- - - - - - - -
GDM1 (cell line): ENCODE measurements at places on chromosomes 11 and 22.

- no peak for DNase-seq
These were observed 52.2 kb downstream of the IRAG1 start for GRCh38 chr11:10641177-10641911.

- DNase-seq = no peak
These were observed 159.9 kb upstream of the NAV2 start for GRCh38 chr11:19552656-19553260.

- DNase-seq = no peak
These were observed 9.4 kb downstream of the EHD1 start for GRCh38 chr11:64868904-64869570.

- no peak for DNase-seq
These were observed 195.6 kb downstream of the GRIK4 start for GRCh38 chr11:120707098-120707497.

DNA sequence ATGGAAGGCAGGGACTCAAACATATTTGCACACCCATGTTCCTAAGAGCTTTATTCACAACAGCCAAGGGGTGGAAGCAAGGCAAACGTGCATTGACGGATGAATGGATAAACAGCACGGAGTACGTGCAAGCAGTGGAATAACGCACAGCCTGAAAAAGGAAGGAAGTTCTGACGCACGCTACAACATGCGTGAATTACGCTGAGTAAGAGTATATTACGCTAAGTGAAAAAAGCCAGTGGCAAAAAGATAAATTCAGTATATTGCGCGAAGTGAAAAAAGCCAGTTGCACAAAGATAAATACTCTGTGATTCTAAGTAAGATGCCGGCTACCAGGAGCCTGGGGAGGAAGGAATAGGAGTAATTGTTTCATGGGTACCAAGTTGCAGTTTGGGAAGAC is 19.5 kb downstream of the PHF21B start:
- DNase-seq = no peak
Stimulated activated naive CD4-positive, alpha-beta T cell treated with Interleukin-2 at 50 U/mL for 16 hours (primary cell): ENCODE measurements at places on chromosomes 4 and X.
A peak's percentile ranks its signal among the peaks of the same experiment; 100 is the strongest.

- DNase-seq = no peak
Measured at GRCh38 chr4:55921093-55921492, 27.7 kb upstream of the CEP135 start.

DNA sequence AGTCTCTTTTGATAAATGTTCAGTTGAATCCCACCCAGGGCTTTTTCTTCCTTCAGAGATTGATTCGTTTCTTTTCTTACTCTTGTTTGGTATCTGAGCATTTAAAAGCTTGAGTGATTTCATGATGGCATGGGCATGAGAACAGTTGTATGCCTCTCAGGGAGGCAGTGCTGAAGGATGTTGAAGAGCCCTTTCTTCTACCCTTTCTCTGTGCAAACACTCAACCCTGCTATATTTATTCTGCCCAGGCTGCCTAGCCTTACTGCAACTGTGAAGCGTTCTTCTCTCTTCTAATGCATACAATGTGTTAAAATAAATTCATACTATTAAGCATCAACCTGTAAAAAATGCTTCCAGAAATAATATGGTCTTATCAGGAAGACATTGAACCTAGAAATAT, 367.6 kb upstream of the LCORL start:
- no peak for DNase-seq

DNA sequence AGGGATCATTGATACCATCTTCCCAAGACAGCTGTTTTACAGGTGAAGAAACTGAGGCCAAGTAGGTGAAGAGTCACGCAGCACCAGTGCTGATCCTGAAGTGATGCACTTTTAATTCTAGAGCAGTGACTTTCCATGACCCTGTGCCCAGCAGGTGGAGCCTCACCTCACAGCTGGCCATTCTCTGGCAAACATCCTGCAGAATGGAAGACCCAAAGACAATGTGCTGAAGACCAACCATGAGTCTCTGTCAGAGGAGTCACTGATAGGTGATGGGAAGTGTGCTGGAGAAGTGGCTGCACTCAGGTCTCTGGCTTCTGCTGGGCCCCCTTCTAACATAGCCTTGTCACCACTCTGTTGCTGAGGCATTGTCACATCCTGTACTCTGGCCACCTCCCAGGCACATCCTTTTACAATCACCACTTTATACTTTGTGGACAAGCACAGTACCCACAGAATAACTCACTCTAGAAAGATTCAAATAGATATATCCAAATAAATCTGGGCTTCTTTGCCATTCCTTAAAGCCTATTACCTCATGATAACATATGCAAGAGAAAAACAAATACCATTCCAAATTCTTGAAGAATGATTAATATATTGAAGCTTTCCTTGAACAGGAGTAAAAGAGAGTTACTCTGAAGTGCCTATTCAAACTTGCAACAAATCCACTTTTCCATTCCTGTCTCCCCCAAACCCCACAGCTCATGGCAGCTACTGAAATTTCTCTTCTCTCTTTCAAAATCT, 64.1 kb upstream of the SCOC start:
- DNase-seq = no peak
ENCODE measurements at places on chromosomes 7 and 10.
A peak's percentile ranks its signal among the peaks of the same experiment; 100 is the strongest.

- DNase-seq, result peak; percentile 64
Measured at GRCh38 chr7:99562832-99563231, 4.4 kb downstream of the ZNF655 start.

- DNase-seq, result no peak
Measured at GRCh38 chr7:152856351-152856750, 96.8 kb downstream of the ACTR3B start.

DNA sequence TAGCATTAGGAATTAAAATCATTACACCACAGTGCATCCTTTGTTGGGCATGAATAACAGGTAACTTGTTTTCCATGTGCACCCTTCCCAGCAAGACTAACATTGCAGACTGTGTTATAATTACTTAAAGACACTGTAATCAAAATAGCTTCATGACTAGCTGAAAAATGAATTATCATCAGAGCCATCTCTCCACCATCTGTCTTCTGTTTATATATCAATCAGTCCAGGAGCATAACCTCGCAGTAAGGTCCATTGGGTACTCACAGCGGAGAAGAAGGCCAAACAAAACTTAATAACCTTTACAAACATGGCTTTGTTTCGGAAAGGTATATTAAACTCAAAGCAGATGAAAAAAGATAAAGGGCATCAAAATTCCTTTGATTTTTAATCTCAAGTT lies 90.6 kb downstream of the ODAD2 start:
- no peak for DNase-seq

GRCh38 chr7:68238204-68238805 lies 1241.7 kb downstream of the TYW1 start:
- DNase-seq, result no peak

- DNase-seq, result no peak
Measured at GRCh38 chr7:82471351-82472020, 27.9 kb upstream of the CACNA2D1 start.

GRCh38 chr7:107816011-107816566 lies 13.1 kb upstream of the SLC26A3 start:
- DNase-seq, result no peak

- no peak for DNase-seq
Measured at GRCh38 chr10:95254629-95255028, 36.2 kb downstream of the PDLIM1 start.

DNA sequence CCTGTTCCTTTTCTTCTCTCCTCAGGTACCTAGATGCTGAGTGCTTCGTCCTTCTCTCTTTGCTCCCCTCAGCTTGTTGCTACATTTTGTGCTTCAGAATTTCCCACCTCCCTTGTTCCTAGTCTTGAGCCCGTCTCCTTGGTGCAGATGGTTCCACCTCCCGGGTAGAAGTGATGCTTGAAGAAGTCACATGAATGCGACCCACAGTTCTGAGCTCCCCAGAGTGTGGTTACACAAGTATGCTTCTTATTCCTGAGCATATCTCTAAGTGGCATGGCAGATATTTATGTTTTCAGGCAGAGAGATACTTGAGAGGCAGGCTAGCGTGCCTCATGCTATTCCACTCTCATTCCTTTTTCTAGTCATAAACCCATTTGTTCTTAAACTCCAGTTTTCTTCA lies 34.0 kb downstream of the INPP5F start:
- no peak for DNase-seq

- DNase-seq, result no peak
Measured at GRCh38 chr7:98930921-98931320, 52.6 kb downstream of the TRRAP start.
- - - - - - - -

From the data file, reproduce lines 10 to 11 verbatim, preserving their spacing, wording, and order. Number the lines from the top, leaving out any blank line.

DNA sequence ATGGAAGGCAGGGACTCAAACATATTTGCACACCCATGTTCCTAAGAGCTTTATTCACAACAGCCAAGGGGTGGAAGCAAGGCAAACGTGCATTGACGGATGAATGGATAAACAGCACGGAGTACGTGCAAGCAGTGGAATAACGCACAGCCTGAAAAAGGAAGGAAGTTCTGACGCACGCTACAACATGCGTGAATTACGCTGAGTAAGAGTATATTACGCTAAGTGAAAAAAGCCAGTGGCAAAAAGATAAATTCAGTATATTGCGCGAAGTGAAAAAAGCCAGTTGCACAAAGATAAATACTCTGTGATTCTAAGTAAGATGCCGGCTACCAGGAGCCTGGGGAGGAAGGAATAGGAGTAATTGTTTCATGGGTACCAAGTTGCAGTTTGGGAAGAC is 19.5 kb downstream of the PHF21B start:
- DNase-seq = no peak